To run a healthy organization, a leader must understand the difference between knowledge and wisdom, and place a much higher premium on wisdom. This is not easy because much of the world today seems to idolize knowledge. This leaves companies—not to mention families and societies—in big trouble as they spend too much time acquiring information and not enough time thinking about what to do with it.
The purpose of this short essay is to explain the difference between knowledge and wisdom and to give leaders permission to relax in their relentless pursuit of reading and understanding every last trend and supposed breakthrough.
Here’s a saying I like: “Knowledge is understanding that a tomato is a fruit. Wisdom is not putting it in a fruit salad.” In my work with organizations, I’ve met plenty of supposedly brilliant leaders who put tomatoes in their fruit salad, leaving employees to shake their heads and say “how could he have been so stupid?” What they should be saying is “how could he be so unwise?”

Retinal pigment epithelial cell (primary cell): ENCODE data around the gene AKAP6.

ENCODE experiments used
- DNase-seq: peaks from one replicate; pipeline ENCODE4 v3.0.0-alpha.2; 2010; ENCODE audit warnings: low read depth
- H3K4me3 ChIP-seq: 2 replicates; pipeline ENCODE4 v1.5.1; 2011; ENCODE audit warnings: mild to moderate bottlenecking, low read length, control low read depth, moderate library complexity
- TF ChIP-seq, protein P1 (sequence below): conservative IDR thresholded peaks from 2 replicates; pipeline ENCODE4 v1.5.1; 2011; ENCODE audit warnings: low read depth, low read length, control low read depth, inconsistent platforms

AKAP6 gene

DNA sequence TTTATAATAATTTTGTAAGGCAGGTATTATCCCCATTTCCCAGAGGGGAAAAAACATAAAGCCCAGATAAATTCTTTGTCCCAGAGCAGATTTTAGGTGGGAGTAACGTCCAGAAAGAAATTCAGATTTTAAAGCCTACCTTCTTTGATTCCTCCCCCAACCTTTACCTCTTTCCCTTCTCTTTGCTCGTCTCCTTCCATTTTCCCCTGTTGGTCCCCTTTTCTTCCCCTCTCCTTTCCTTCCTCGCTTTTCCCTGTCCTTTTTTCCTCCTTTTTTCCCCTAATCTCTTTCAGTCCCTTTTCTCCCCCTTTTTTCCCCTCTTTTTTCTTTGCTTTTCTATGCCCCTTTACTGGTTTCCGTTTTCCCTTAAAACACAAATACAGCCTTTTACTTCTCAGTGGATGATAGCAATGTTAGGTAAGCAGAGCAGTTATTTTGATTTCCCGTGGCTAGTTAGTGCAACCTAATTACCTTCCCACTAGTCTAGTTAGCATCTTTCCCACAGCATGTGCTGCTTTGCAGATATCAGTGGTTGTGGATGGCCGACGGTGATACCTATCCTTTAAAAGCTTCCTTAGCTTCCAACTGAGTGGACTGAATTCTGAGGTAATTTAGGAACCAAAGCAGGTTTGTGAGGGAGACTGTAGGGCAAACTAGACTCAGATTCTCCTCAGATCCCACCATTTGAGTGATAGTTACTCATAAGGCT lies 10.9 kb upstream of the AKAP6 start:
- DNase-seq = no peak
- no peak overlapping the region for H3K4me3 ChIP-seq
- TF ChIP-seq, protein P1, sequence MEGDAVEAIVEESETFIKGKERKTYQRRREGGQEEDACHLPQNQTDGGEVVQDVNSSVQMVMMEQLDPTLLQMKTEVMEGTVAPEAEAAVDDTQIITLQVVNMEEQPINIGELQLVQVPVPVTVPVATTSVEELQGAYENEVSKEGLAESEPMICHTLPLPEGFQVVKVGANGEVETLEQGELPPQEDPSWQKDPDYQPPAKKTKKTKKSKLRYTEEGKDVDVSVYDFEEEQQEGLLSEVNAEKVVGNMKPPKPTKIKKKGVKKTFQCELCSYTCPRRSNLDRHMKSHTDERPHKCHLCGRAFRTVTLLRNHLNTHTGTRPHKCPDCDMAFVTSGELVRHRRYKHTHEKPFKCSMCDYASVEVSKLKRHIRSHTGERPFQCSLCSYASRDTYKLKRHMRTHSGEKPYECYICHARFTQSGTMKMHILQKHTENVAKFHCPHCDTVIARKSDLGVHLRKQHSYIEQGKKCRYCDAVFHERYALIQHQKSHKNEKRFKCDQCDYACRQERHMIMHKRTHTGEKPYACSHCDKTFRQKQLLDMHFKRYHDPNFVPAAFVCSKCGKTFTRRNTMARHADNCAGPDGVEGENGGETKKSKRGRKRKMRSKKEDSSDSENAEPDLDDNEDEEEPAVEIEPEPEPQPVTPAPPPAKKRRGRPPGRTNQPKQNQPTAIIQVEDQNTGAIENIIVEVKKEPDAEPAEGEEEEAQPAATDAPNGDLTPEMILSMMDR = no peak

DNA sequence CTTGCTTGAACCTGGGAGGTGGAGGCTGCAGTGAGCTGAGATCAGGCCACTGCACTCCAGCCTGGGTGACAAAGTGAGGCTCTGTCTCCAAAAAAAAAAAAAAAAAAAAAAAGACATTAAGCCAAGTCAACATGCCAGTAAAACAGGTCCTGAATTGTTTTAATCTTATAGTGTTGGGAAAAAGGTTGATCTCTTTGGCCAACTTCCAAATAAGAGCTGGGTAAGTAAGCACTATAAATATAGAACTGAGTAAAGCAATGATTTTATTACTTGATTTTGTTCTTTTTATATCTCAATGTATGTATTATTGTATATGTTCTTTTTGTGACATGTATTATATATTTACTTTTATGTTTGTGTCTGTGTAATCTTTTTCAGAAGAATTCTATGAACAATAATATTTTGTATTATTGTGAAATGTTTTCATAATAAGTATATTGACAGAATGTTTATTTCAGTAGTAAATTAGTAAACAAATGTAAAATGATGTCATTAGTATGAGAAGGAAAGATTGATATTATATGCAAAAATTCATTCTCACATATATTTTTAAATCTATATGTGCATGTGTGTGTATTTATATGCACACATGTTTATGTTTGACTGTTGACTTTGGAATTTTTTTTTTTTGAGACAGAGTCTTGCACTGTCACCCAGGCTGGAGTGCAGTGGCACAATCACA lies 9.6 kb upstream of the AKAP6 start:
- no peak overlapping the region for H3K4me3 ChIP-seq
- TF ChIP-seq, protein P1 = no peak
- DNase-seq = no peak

How do leaders go about getting wiser? One of the first things they have to do is stop spending so much time acquiring knowledge. Leaders who are constantly consuming industry information and voraciously reading books about the latest trends can’t help but become enamored with and distracted by, what is new and exciting. Instead, they should do what the best leaders of the best companies do: spend more time discerning with their leadership team members what the company stands for, discuss with them how best to lead in the context of that, and remind people constantly what that means.
That’s not an argument for being ignorant about what is happening in their industry and the world. That would be ridiculous. But leaders know that at the end of the day, leadership is not about being the smartest person in the room, or for that matter, the smartest person in the company. It is about knowing how to take the collective knowledge of the organization, apply the right amount of wisdom to put it to good use.